Team Habitat-Portal wanted to build an application for Habitat for Humanity, a non-profit organization that helps families build and improve homes, to automate the signing of forms that people submit when applying for support. This hacker reached out to Habitat for Humanity to understand their current process and identified multiple inefficiencies. The applicant fills out a form and then completes the application by signing a document that’s automatically generated via the DocuSign eSignature API. In the future, this hacker hopes to leverage DocuSign ID Verification to verify the identities of applicants.
Third Place, $2,500: Team Agaram Scholarship
Our third-place team was looking to support education in India by automating scholarship applications for the Agaram Foundation. Currently when people apply, they manually fill out forms and send them by mail, a process that’s both time-consuming and not environmentally friendly. The challenge was exacerbated by the COVID-19 pandemic, and many were not able to complete the entire application process. This hacker built an application to automate this using the Click API to capture consent at the beginning of the process, and the DocuSign eSignature API to facilitate the form submittal. They also leveraged other technologies like Angular, Node.js, and MongoDB.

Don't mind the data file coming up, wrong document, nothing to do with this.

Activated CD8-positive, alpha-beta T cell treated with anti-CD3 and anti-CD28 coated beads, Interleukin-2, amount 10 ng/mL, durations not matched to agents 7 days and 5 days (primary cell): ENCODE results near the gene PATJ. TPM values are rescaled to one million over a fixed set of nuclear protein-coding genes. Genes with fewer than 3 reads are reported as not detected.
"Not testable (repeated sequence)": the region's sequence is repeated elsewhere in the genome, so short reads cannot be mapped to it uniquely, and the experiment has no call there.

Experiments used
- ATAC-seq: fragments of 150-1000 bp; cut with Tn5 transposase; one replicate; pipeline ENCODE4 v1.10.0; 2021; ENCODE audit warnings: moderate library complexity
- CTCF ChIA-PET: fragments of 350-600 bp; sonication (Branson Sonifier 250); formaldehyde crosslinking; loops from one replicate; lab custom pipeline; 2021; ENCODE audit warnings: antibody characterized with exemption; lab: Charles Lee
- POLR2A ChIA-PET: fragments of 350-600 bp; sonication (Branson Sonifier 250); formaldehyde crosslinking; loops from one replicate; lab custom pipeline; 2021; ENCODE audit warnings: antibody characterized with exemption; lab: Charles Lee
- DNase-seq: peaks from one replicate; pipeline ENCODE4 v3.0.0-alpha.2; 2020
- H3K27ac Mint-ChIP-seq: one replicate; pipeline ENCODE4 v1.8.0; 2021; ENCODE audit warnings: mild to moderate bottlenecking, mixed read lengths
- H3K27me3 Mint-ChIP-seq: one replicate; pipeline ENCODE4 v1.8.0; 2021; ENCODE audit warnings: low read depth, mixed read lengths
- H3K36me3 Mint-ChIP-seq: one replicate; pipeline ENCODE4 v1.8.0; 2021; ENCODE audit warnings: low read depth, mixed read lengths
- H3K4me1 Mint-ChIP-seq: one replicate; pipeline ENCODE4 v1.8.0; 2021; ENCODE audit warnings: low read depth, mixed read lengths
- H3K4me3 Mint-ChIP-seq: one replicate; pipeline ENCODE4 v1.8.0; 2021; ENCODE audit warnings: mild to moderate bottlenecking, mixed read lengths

Beyond DocuSign eSignature winner
With their impressive utilization of so many DocuSign features, it’s no surprise that we’re awarding this bonus prize worth $5,000 to our first place team for the Jane Goodall Institute Challenge, Team Zapene.
Best Use of Esri winner
After our friends at Esri reviewed the submissions, one stood above all others. Team geochimp took home this bonus prize of $1,250 because of their unique use of ArcGIS Online to visualize the data on a map and implement popups for the captured images.
The judges and I want to say a massive thank you to everyone who participated in this year’s Good Code Hackathon! Please give a round of applause for all of the projects that were submitted. It’s inspiring to see DocuSign technology being used to help organizations around the world that are trying to make it a better place.
Stay tuned to our Twitter, @DocuSignAPI, to be the first to hear when we kick off our next hackathon.